A Nanny Should Be Part Of The Female CEO Pay Package

Taken from here.

Mary Poppins may be going corporate. Ita Buttrose, hailed as the publishing queen of Australia, said if Australia adopted more of a nanny culture, it would help women stay in work and continue to climb the corporate ladder. Buttrose, 69, told The Sunday Mail having a nanny to help her with childcare when she founded the popular magazine Cleo helped her career tremendously. She thinks companies should offer women nanny options as part of their payment packages. ”I am a great believer in packages that include some support for the mother, whether it is a nanny or a housekeeper or whatever. You might not get the shares, or you might not get the car, but you balance one out against the other. Of course companies can do it. Women who want to continue their careers and have families should ask for that package from their employer and the workplace needs to think about how they are going to offer it.”

Having a nanny is a better option than putting a child in daycare all day, according to Buttrose. ”Having a nanny made my life infinitely easier and certainly having someone in my home caring for my son was much better than me dropping him into day care. It means there is always someone with the child and if the child is sick and there’s an important meeting, you can still get there. If you occasionally have to work back late your child is not going to starve,” she said. If companies are not offering this option then women need to demand it. ”You are in charge of the routine then and you know what you are doing with your baby, whereas when you drop your baby into day care it is a different routine.”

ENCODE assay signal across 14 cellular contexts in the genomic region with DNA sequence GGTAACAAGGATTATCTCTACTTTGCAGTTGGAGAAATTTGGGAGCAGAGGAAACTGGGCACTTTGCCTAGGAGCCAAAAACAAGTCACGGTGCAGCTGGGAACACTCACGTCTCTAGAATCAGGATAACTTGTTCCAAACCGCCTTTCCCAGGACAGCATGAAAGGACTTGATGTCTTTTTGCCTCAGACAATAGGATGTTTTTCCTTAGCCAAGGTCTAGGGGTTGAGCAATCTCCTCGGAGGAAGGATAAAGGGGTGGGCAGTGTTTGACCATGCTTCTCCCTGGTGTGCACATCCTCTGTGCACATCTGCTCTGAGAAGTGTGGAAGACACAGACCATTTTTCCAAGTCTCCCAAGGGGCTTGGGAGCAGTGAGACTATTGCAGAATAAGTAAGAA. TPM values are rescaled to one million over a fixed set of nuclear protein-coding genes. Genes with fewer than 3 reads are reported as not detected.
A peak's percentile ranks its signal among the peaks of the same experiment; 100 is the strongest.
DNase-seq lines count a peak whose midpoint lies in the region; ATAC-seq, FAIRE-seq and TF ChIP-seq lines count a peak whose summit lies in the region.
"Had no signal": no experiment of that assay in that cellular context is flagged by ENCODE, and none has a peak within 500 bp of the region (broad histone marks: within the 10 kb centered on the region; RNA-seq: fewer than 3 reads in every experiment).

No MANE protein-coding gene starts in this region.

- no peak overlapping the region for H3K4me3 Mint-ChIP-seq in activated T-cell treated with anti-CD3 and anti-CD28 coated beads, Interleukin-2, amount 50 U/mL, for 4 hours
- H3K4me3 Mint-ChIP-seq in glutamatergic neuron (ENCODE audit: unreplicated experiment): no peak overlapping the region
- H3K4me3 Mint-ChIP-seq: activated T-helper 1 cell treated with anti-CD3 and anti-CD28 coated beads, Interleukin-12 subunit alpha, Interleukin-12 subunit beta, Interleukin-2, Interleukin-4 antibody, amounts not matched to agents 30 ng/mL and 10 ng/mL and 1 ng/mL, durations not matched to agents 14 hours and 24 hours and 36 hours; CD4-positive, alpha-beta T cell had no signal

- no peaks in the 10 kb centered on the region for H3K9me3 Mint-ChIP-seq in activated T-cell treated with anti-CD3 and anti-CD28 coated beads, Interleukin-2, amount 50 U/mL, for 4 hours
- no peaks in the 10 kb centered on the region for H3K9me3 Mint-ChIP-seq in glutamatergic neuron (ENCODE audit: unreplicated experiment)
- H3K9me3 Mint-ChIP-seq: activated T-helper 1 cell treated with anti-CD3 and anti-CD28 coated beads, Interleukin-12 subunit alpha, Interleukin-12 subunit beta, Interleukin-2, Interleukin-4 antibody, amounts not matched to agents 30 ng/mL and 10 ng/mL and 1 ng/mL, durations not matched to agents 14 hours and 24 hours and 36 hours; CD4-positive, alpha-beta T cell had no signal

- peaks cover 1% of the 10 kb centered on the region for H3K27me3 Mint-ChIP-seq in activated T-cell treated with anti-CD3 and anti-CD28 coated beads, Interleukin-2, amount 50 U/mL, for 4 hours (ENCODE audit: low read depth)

We have explored the benefits of companies that are working-mom friendly such as flexible schedules and being allowed to bring your child to work. This is another extension of that. Offering childcare on this level may be another way to help get and keep women in the boardroom. When working moms are better able to control their work environment and adapt, work-related stress is less likely to become a family issue,” said Dawn S. Carlson, a professor of management at Baylor University. She and her colleagues also found that working women with new babies were more likely to stick with their jobs if they have job security and can make use of a variety of their job skills, while the effects of work-related stress on their physical and mental health increases the risk of them leaving their job. OnlineSchools.com, a digital resource for online education from kindergarten to graduate school, found that of the 100 women on the Forbes’ List of the World’s Most Powerful Women of 2011 88% of them have children with 2.5 children being the average. The study didn’t show this but I bet a lot of them had a nanny at one point or another even it was only short term. It should also be noted that six of Forbes’ top female executives worked at companies ranked as most friendly to working moms by Working Mother Magazine. What is especially interesting about the women on this list is that many of these women work in family-friendly companies like Kraft Foods and Morgan Stanley, who provide fully-paid maternity leaves. Other good companies included JPMorgan, Kraft Foods, Johnson & Johnson, Dupont and IBM.

After all, it does take a village to raise a child. And if you have the help of a village then you can focus on your career. ”Don’t forget running the business, being the CEO, is really the big role women should aim for,” said Buttrose.

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